Another series defeat for England in India but that bald fact reveals nothing of the drama that unfolded in Pune on Sunday as Sam Curran came agonisingly close to pulling off one of the greatest and most unlikely of run chases.
England looked dead and buried in the one-day decider when they crashed to 200 for seven and then 257 for eight chasing 330 to win this deciding 50-over international and seal their first one-day series triumph in India since 1984.
But, with just the tail for company, Curran masterminded an astonishing counter-attack from No 8 that saw him guide England slowly but surely towards a glorious conclusion to a tour of so much red and white ball frustration.
Sam Curran (right) hit a brilliant 95* but it was not enough as England lost the third ODI
India held their nerve to win the third ODI and finished the tour with series wins in all formats
It looked like Curran would pull it off, too, when Mark Wood helped him whittle the target down to 14 from the last over but Thangarasu Natarajan held his nerve as England fell eight short and Curran was left stranded five away from his maiden century in any professional cricket. And to think his highest one-day score before yesterday was 15.
What tension there was at the end of a long final day of this long and eventful tour and how England were helped by the most calamitous fielding as pressure took hold, four catches going down as India came close to losing the plot.
Yet ultimately a chase that should have been within England’s reach but then became close to impossible ended in nail-biting narrow failure and they were forced to contemplate defeat in the Test, Twenty20 and 50-over series.
Curran showed superb maturity throughout his knock but could not get England over the line
It looked like being far worse for them when Curran, who has had a quiet time in India, emerged at 168 for six after England’s batting stand-ins in Dawid Malan and Liam Livingstone had kept them in the hunt after the failure of the big guns to fire.
And it would have been all over had the younger Curran gone when Hardik Pandya, who had earlier dropped a dolly to reprieve Ben Stokes on 15, spilled him on the boundary on 22.
How he took advantage of that stroke of good fortune. Curran had seen both Moeen Ali and Adil Rashid depart before he was joined by Wood, who had earlier battled his way through seven whole-hearted overs despite seemingly suffering from sickness.
Together they preyed on India’s nerves and made England favourites when they took 18 off the last over bowled by Shardul Thakur, who had taken four wickets with his cutters.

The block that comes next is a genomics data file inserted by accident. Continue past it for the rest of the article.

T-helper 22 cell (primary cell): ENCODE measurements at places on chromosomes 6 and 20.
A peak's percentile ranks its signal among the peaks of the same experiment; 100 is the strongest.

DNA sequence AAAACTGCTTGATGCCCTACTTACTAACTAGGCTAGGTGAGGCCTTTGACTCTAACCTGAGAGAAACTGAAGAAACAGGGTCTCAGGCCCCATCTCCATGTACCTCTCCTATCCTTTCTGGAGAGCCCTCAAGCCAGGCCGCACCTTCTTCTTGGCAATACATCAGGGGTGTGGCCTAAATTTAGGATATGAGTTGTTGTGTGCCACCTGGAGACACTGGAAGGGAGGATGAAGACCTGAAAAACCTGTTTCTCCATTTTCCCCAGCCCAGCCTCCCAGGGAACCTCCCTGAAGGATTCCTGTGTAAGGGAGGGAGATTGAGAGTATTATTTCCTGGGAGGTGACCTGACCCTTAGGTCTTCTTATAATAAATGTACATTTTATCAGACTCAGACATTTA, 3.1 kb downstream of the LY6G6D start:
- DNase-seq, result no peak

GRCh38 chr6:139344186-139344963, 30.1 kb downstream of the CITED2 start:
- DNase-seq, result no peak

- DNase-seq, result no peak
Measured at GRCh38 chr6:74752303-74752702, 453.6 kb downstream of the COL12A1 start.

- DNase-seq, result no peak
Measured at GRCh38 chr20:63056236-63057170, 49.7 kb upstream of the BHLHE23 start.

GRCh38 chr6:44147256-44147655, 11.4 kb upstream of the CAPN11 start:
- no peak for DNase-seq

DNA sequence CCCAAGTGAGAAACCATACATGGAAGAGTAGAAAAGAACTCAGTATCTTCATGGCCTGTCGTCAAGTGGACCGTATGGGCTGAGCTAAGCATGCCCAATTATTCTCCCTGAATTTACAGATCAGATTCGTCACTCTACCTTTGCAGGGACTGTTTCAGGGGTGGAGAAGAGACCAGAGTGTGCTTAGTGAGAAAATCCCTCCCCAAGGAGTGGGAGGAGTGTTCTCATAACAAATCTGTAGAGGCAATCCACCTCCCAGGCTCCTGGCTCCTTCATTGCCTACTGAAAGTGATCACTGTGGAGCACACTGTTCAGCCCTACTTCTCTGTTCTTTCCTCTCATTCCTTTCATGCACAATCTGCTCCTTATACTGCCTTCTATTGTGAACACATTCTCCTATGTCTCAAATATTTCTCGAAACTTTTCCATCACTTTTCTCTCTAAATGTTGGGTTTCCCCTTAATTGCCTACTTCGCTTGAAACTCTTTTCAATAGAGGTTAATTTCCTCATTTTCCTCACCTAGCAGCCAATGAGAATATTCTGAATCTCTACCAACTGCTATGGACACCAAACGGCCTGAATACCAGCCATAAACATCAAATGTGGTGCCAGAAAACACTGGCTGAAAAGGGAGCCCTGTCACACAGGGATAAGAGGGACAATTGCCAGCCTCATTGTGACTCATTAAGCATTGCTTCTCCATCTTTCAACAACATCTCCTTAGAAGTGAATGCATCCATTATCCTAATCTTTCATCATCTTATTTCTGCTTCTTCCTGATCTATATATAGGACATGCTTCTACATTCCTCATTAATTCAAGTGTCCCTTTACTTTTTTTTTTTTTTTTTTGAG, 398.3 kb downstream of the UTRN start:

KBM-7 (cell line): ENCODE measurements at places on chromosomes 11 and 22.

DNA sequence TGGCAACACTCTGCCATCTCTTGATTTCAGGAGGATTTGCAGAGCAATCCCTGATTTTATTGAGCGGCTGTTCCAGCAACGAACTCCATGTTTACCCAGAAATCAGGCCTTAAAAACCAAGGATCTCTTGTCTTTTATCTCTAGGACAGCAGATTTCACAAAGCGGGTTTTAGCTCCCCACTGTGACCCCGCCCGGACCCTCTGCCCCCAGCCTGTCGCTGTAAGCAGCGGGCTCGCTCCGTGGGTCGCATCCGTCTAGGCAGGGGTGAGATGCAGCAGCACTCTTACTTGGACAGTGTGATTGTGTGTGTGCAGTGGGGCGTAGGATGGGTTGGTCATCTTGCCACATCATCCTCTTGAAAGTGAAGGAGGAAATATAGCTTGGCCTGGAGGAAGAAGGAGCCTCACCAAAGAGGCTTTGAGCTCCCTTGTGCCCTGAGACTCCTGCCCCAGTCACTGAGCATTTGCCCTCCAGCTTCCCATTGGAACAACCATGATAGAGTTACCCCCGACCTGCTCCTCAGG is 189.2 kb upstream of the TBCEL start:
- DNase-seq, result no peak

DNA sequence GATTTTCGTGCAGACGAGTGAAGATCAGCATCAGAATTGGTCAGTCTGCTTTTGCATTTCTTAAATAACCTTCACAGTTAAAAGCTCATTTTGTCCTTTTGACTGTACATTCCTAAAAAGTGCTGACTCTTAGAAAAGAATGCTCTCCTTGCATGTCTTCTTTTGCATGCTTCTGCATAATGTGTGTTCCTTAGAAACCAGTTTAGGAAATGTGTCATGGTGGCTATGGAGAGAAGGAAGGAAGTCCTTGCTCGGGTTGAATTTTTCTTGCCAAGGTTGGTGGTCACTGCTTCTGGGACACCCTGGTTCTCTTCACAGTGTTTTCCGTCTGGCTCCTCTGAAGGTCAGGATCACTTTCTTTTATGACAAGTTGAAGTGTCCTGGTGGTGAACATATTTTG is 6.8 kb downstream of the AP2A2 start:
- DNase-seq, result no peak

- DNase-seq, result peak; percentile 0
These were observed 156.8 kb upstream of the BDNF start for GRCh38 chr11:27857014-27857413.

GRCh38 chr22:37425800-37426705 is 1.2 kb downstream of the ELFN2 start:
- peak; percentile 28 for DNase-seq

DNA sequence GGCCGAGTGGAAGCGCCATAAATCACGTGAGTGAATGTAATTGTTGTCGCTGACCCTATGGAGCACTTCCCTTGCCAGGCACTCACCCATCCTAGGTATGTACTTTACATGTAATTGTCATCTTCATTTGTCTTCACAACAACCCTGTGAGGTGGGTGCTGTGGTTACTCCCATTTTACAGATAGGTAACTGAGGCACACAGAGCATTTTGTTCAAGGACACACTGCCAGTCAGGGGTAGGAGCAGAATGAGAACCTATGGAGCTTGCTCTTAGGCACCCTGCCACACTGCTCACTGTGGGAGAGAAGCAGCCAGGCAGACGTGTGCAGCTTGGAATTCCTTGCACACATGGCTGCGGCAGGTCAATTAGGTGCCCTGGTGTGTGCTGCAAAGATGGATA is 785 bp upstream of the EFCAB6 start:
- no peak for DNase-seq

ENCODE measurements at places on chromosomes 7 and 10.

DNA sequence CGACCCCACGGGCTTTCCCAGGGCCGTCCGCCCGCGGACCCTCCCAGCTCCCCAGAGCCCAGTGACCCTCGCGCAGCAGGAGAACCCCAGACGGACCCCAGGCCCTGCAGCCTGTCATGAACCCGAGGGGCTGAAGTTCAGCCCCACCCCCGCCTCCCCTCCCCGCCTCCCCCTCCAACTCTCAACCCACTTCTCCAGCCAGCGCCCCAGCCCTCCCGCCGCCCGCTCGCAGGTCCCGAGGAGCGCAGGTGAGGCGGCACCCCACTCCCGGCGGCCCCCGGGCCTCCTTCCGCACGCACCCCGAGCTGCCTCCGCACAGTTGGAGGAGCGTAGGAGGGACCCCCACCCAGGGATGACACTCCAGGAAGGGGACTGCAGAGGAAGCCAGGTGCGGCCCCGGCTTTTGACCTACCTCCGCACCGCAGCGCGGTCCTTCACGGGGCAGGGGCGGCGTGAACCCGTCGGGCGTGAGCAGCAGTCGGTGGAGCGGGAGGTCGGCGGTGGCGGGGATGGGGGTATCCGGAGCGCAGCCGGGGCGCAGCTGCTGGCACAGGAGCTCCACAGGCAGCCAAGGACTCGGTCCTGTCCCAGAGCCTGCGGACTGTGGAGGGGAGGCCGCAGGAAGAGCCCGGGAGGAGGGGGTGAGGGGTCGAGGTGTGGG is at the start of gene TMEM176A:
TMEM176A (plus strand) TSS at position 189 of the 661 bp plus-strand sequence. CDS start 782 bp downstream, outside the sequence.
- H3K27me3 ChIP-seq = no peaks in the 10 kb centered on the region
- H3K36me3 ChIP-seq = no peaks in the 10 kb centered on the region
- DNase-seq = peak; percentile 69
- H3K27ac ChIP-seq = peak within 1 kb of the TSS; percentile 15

That left them with 23 to get off three overs and they kept on riding their luck, Wood being given out lbw on 13 but being reprieved by technology and then both batsmen being dropped in a 49th over that saw India visibly wilting.
England captain Jos Buttler fell for 15 as England looked set to fall to a much heavier defeat
But the inexperienced yorker specialist Natarajan, one of the culpable fielders in dropping Curran on 87, gave him little to hit in a final over in which Wood was run out. The series, just about, once again belonged to Virat Kohli.
India had looked set for a huge score when they raced to 100 in the 14th over without loss but the introduction of spin in the form of the tried and trusted Rashid and Moeen and a newcomer in Livingstone checked their progress.
Firstly Rashid took two wickets with his googly, producing a beauty to bowl Rohit Sharma and claiming a return catch off Shikhar Dhawan.
Then Moeen bowled Kohli and was rewarded with the same bemused look from the Indian captain that greeted an identical mode of dismissal in the second Test at Chennai. He was Moeen’s first ODI victim in over a year, following six wicketless matches.
Moeen Ali looked in good touch while at the crease but he could not stay with Sam Curran
Their success encouraged stand-in captain Jos Buttler to give Livingstone the chance to prove he could take wickets at international level with his mixture of leg and off-spin. But it was a full toss with just his second ball that saw KL Rahul well caught by Moeen at short fine leg.
Any hopes England had of facing a modest target were then dashed by Rishabh Pant, the most exciting batsman of this tour in all formats, and Hardik in a stand of 99 in 70 balls that again had India aspiring to the dizzy heights of 400-plus.
It took a sharp one-handed reaction catch from Buttler off Curran to get rid of Pant and Hardik was bowled round his legs by Ben Stokes before Wood, seemingly struggling in the Pune heat and humidity, stepped up to muster one last huge effort.
Wood, who had spent a large chunk of the India innings off the field and was constantly taking on fluids, returned to take three wickets and ensured India could not use up their 50 overs, being dismissed for 329 with 10 balls wasted.
Rohit Sharma and Shikhar Dhawan got India off to a flyer with a century stand within 15 overs
Those lost deliveries looked like proving costly for India when Curran was enjoying the innings of his life but it was not to be for an England side who at least hold on to their status as the No1 ranked 50-over side in the world with this 2-1 series defeat.
It has been a chastening tour for them but this India side are a formidable force who just about deserved this final example of their superiority in all three formats.
But England will be confident of gaining revenge when they host India in a five-Test series this summer – and of being one of the strongest contenders in the T20 and 50-over World Cups that will come in India later this year and in 2023.
Rishabh Pant and Hardik Pandya put on a blistering 99 run partnership for India’s fifth wicket